St Thomas More Catholic Primary School

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About St Thomas More Catholic Primary School

Name St Thomas More Catholic Primary School
Ofsted Inspections
Headteacher Mrs Sarah Collins
Address Knoll Drive, Styvechale, Coventry, CV3 5DE
Phone Number 02476849910
Phase Academy
Type Academy converter
Age Range 3-11
Religious Character Roman Catholic
Gender Mixed
Number of Pupils 344
Local Authority Coventry
Highlights from Latest Inspection

What is it like to attend this school?

St Thomas More Catholic Primary School is a welcoming and inclusive school that puts children at the heart of all that it does.

Relationships between pupils and staff across the school are warm and positive. Leaders value every member of the community as an individual. Pupils know whom to talk to if they are worried.

As a result, pupils feel happy and safe.

Pupils' behaviour is exceptional. Pupils and adults alike understand the expectations for behaviour.

Pupils are respectful and polite as they move around the school. They say they are proud to attend St Thomas More. They have a positive attitude to the work they produce and are keen to share what ...has been learned.

The school has high expectations of what pupils can achieve. The curriculum is ambitious for all, including pupils with special educational needs and/or disabilities (SEND). Pupils are well supported by skilled staff who know them.

This means that most pupils achieve well.

The school provides a variety of clubs each term, including sports, choir and 'Rock Steady'. Pupils also run their own clubs, for example 'Rubik's Cube' and a language club.

This means that pupils can share and learn languages spoken by other pupils.

What does the school do well and what does it need to do better?

The school has created a curriculum that is ambitious for all pupils. It enables most pupils to learn essential knowledge successfully.

Pupils begin to build up their knowledge as soon as they start in the Nursery class. For example, in mathematics, children in the early years practise counting numbers.

In most subjects, teachers know what pupils have learned and remembered.

Teachers explain key information clearly, and pupils have opportunities to go over what they have learned before. This helps pupils to remember important knowledge and to make the progress leaders plan for. However, in some subjects, the curriculum is quite new, and teachers are not yet skilled in implementing it.

In some cases, they do not always implement learning in a way that helps pupils to remember more. Consequently, pupils find it difficult to recall key information.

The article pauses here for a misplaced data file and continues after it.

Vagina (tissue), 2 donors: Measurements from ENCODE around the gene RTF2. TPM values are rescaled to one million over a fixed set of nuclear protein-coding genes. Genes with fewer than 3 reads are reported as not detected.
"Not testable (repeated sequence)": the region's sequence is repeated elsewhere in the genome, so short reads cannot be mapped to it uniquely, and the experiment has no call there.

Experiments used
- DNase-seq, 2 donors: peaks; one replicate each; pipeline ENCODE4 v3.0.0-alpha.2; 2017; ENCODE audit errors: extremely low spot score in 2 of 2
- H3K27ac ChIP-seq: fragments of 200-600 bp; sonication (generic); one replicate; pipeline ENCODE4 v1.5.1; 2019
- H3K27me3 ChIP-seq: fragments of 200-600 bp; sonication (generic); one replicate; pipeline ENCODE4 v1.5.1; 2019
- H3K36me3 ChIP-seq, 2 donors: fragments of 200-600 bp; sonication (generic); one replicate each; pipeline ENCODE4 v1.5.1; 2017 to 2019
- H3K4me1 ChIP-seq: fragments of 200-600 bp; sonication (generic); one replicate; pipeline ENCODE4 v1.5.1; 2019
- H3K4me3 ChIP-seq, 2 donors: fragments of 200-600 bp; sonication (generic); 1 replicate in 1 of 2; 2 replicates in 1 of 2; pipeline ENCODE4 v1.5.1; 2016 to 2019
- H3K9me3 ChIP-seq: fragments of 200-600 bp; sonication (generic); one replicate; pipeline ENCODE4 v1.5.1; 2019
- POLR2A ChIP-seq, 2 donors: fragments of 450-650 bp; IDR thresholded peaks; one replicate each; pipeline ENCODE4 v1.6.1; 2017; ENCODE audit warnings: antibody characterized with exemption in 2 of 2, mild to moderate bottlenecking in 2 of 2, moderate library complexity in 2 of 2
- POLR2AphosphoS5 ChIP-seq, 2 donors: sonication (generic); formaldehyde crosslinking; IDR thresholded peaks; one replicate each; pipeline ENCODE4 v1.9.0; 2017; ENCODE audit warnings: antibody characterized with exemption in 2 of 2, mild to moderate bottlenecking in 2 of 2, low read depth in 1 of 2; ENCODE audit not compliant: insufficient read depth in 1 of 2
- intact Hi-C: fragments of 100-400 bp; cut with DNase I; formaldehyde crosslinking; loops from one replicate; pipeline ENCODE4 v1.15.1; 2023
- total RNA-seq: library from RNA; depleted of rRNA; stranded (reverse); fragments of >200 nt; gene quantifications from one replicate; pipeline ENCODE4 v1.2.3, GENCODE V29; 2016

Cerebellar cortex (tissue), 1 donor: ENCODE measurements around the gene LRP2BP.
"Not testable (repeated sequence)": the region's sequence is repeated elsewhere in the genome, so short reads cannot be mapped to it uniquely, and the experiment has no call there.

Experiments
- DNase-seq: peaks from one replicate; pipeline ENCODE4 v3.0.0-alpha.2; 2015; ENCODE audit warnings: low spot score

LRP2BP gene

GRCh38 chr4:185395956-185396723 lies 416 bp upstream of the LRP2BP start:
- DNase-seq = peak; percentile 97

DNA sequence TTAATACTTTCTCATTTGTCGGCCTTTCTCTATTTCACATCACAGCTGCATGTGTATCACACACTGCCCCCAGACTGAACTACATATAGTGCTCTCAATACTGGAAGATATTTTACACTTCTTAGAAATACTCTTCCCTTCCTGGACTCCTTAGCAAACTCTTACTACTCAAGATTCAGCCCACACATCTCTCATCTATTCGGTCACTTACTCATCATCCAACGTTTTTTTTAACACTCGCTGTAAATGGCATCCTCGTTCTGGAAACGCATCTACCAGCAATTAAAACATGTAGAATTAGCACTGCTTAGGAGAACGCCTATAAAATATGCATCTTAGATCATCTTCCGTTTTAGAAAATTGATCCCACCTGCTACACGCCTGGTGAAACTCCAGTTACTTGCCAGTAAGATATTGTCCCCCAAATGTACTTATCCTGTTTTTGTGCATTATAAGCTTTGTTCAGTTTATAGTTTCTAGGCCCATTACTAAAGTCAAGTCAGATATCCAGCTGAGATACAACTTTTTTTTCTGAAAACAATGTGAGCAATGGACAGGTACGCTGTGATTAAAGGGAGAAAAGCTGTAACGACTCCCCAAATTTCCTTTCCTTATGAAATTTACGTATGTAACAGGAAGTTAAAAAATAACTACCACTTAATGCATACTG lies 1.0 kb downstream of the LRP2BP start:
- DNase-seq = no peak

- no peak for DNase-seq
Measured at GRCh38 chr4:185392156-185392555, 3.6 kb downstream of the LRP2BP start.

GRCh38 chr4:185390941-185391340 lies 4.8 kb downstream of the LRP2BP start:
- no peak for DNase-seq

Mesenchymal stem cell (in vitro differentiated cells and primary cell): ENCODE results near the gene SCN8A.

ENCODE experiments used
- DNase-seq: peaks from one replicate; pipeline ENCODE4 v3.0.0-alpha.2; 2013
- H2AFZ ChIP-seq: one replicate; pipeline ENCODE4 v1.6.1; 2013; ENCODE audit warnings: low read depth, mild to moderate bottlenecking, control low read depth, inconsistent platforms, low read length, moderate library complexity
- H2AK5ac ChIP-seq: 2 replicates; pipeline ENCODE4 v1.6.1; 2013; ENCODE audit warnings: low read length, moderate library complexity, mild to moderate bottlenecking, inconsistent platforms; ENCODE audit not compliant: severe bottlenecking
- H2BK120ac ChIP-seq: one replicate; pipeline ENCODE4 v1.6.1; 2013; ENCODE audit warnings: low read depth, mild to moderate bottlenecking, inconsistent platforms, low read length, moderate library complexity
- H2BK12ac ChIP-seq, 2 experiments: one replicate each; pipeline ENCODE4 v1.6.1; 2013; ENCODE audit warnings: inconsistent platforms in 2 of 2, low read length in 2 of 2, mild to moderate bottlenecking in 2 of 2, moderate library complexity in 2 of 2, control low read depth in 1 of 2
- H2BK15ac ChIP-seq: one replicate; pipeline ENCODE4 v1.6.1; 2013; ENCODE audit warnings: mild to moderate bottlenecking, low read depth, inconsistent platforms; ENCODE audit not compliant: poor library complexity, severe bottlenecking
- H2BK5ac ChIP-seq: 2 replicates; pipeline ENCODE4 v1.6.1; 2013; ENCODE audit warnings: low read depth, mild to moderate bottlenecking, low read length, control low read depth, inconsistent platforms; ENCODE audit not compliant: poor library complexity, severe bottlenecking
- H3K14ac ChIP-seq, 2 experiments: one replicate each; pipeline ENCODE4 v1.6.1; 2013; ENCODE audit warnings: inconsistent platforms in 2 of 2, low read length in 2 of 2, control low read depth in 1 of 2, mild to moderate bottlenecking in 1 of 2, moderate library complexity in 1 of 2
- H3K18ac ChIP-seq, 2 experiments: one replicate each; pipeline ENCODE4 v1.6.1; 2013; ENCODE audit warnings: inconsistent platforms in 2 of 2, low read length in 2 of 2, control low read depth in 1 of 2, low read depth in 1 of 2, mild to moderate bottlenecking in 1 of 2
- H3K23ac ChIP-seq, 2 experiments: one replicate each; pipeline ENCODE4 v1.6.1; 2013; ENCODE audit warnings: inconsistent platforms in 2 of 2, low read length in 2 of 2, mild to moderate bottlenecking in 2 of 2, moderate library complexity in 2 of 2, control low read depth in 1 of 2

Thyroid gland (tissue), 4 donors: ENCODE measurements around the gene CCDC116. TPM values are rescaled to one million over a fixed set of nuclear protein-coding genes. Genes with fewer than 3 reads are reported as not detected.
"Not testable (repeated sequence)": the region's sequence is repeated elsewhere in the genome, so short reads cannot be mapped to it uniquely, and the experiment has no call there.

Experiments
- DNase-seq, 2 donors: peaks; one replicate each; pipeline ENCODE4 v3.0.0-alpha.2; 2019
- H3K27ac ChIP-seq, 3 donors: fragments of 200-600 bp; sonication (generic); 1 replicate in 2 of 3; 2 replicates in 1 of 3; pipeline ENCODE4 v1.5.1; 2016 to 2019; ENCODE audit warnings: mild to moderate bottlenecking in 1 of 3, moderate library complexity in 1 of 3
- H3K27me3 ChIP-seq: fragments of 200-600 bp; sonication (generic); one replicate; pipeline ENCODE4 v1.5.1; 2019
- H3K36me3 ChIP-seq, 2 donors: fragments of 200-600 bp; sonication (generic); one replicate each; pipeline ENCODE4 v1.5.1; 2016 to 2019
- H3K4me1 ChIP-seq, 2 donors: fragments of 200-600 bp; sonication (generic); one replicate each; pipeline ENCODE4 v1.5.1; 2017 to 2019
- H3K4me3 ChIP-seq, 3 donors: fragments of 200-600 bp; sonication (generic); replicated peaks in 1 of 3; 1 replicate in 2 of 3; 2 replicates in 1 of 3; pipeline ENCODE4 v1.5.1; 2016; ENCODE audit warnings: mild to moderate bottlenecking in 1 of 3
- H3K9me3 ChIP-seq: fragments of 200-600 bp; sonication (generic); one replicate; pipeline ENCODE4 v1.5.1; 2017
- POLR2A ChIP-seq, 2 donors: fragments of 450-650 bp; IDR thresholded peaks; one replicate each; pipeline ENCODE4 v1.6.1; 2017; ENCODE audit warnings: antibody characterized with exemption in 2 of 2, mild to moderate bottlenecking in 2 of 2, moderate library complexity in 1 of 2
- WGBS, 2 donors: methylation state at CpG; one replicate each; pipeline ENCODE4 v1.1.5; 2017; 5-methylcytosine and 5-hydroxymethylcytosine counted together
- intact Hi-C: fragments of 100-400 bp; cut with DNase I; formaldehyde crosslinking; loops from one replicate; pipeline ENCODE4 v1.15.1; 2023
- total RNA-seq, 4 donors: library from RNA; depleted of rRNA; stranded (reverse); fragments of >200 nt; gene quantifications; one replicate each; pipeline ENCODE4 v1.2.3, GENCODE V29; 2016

The school has made reading a priority throughout the school.

There is a sharp focus on the teaching of phonics for pupils at the early stages of learning to read. Well-trained staff follow a consistent approach to teaching phonics. This helps most pupils to gain the knowledge and skills they need to become confident and fluent readers.

Leaders check pupils' progress in reading at regular intervals. If pupils fall behind in reading, staff provide support. For example, adults use 'pinny time' to help pupils to practise reading the sounds taught so far.

This means most pupils catch up quickly. Pupils read for pleasure, both at school and at home.

Pupils with SEND access the same curriculum whenever possible.

Leaders use advice from professionals to support pupils with SEND well. Adults provide adaptations and resources, for example the use of talk partners, to help pupils with SEND learn alongside their peers. As a result, most pupils with SEND make good progress.

Pupils' behaviour is exemplary. Right from the start in early years, staff have established routines that pupils know and follow. For example, this may range from a 'good morning' smile to being noted on the class recognition board.

Pupils get on well with each other. Respect is important to pupils. It is seen in their relationships with each other and with adults in school.

Pupils are courteous and well-mannered across the school day.

Leaders provide a wide range of opportunities to enhance pupils' broader development. Pupils are proud to take on responsibilities, such as becoming a school councillor.

They enjoy contributing to school life. Pupils take part in a social action week, which encourages them to consider the needs of others. During this week, pupils focus on what they can do to make a difference and act accordingly.

For example, pupils raised money for homeless children. Pupils have a secure understanding of how to keep safe when working or playing online.

Leaders from the MAC and those within school make a cohesive team.

Staff appreciate leaders' consideration of their well-being and workload when new initiatives are introduced. For example, staff feel that the newly developed assessment systems contribute positively to staff's work–life balance.

Governors know the school's strengths and areas that need further development.

As a group, they challenge and hold leaders to account. This is overseen by MAC directors, who have a full and accurate view of what is happening.


The arrangements for safeguarding are effective.

What does the school need to do to improve?

(Information for the school and appropriate authority)

• In some subjects, the curriculum is relatively new, and teachers are not yet skilled at implementing it in a way that helps pupils learn and remember more key information. This means that, in some cases, pupils cannot demonstrate and recall previous learning when needed. The school should continue to ensure that all teachers are able to accurately implement the new curriculum in a way that helps pupils to embed new learning into their long-term memory across all subjects.

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